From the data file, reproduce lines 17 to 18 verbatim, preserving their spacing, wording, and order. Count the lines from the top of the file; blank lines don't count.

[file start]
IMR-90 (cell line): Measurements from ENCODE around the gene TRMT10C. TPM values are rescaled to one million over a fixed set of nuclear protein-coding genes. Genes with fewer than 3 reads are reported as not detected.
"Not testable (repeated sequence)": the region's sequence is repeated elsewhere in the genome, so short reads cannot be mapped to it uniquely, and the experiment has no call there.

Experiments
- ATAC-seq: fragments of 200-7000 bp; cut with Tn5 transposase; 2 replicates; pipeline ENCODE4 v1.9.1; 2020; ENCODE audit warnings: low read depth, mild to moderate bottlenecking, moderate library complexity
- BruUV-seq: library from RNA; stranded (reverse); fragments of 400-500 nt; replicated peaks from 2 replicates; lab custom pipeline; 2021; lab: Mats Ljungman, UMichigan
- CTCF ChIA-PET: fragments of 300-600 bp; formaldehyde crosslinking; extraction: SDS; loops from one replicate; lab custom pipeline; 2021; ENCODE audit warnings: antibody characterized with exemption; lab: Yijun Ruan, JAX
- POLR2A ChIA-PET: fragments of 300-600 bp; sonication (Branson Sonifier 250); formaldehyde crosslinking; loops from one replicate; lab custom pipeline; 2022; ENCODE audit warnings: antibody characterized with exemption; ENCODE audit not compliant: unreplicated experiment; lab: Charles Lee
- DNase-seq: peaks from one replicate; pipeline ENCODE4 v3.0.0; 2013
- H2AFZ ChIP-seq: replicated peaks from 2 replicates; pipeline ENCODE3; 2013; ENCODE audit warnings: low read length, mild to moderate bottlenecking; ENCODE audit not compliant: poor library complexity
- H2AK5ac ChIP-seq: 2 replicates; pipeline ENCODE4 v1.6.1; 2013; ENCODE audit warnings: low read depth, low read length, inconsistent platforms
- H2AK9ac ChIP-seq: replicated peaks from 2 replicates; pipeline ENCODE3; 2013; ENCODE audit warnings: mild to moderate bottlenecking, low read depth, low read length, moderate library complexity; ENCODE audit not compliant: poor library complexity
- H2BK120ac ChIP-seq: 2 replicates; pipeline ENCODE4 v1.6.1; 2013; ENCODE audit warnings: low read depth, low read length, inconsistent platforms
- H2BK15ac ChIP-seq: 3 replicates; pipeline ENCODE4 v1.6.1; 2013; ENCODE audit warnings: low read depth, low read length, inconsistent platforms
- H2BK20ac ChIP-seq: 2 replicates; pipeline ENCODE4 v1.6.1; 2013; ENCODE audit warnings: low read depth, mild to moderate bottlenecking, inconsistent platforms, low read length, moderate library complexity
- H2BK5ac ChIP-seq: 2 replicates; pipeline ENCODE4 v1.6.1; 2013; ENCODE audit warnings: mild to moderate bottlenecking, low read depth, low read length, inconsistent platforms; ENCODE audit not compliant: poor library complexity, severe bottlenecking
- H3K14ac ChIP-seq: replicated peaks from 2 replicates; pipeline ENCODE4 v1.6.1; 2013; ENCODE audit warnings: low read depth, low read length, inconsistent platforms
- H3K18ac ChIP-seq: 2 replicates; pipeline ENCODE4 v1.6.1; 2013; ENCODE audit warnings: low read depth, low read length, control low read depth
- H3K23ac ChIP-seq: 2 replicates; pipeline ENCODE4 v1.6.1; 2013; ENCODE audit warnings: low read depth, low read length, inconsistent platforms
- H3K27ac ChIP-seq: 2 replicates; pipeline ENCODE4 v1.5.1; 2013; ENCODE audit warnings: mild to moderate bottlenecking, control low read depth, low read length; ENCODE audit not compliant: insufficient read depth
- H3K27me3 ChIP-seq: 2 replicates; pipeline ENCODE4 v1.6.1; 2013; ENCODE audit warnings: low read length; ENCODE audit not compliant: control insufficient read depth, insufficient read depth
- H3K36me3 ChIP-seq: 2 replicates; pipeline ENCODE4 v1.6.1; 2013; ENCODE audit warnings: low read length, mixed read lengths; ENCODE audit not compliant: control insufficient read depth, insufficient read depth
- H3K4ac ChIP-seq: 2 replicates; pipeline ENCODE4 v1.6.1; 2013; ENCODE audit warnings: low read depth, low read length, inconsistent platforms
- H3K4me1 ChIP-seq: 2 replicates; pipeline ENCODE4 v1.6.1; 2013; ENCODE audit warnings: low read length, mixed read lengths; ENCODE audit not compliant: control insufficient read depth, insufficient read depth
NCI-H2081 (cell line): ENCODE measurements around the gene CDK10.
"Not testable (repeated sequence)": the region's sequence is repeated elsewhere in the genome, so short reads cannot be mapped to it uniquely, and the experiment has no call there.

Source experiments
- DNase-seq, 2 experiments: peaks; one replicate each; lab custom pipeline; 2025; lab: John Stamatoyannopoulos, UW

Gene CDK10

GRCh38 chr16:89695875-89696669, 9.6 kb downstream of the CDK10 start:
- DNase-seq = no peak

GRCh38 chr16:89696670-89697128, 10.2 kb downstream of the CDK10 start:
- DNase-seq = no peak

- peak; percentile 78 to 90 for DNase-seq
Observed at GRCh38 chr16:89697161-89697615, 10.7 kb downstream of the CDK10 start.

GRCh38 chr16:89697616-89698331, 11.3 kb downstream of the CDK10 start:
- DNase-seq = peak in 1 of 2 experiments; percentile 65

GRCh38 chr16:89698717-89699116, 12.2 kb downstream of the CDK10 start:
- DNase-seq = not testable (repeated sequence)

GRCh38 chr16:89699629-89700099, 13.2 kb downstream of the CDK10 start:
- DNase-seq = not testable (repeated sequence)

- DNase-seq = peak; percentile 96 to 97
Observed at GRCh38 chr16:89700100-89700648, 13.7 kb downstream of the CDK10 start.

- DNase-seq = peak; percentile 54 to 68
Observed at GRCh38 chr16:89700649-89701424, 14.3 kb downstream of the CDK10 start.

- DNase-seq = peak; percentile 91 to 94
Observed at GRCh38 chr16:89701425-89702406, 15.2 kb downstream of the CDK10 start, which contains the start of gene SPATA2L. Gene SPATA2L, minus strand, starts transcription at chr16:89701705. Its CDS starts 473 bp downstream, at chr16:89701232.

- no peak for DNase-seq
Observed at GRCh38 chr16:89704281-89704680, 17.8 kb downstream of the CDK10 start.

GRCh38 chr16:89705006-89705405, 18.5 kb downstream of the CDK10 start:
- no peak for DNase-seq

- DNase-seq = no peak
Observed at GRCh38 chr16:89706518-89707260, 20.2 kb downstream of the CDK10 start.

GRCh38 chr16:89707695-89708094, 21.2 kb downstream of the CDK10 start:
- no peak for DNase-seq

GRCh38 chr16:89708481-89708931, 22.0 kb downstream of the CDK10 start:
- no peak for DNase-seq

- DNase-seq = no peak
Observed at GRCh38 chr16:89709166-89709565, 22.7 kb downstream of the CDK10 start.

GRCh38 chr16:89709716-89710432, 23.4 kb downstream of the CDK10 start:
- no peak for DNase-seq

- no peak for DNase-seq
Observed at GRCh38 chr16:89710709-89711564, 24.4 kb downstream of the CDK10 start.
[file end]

- H3K18ac ChIP-seq: 2 replicates; pipeline ENCODE4 v1.6.1; 2013; ENCODE audit warnings: low read depth, low read length, control low read depth
- H3K23ac ChIP-seq: 2 replicates; pipeline ENCODE4 v1.6.1; 2013; ENCODE audit warnings: low read depth, low read length, inconsistent platforms